Blue Nessie is a relatively new and fancy-looking USB mic with just about decent sound quality. It has some interesting features like switchable recording modes and a touch sensor mute button. The stand is quite tall and it almost raises the mic to the head level but it also makes for a larger footprint. Nevertheless, the stand is non-detachable and the whole complexity of that eye-sticking-out-of-the-socket design makes it vulnerable without providing any feasible advantage. Yes, it does create a unique and unusual look, but is it actually worth paying for? Read on and let’s find out together!
The sound quality can be best described as decent, but it could be better. Despite the addition of three recording modes that are meant to enhance the sound, this mic is still not nearly as good as Blue Yeti from the same manufacturer. I find this somewhat alarming, because the Yeti has been there for over 15 years and the Nessie is one of their newest microphones. Apparently, they are developing backwards as it seems. Similarly, to the Samson’s Meteorite ball-shaped mic, Blue Nessie gets a bit harsh on the highs and certainly lacks the lower end response, though to a smaller degree.
Behold, there is a fix included. The vocal recording mode activates digital processing that does a bit of compression and de-essing. That effectively makes the sound richer and less sibilant, although this also makes the breaths and background sound more noticeable. This somewhat reminds of a studio sound, albeit of highly inferior quality. However, the same old Blue Yeti sounds just as good and more natural without any digital processing involved. Scrimping on the quality of the microphone just to implement the fancy DSP simply defeats the purpose of creating this complexity – bad marketing move.
Finally, there is a third recording mode meant for the instruments. This one doesn’t do much except adding a touch of EQ and brightening the things up a little. So in the end, you will find yourself switching between those modes just to catch up with the original sound of the Yeti, but mind you, Yeti isn’t the best sounding USB mic! On the other hand, there are plenty of mics that sound far worse, so Nessie is still pretty decent. It gives you enough clarity and it’s relatively crisp. There is a bit of honkiness though in the upper midrange, but this isn’t particularly noticeable when using the vocal recording mode.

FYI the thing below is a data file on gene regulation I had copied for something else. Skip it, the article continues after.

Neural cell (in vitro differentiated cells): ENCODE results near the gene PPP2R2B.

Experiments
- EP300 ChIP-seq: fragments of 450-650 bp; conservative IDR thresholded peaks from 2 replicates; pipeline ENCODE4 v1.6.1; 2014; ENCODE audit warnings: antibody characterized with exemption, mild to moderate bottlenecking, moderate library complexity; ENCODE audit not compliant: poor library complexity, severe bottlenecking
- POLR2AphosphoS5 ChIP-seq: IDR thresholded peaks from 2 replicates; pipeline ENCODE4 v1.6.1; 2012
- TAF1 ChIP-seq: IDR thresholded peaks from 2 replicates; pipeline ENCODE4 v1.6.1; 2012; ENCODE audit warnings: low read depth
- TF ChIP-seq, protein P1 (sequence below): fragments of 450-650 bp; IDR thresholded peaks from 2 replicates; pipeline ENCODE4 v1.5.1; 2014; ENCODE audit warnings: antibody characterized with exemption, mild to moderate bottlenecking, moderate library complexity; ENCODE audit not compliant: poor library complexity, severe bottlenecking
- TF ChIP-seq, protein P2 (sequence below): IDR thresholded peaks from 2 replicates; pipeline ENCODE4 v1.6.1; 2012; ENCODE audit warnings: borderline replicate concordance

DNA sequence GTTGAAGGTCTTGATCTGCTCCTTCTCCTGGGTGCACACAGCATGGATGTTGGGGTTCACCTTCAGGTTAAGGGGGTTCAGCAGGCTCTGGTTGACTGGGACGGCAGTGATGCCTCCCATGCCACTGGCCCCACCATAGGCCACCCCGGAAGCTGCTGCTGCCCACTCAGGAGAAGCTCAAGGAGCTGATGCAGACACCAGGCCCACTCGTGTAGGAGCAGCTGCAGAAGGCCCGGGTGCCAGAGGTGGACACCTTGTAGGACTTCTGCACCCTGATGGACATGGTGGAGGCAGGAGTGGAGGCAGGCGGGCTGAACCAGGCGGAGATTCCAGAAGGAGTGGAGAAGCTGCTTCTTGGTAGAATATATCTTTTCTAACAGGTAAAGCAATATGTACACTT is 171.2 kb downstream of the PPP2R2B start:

Now as we have disclosed the topic of sound features for all three recording modes, let’s move on to the other aspects. Blue Nessie is good at isolating background sounds and it’s not at all hot like some other mics, but it still lets a large amount of mechanical vibrations through the stand and it’s not surprising. The claim that the mic has an integral shock mount is misleading, because even if it’s actually there – it does nothing. The integral pop filter is working but it isn’t as good as a dedicated pop filter. The bad thing is that unlike with Yeti, you cannot attach a normal pop filter directly to the stand.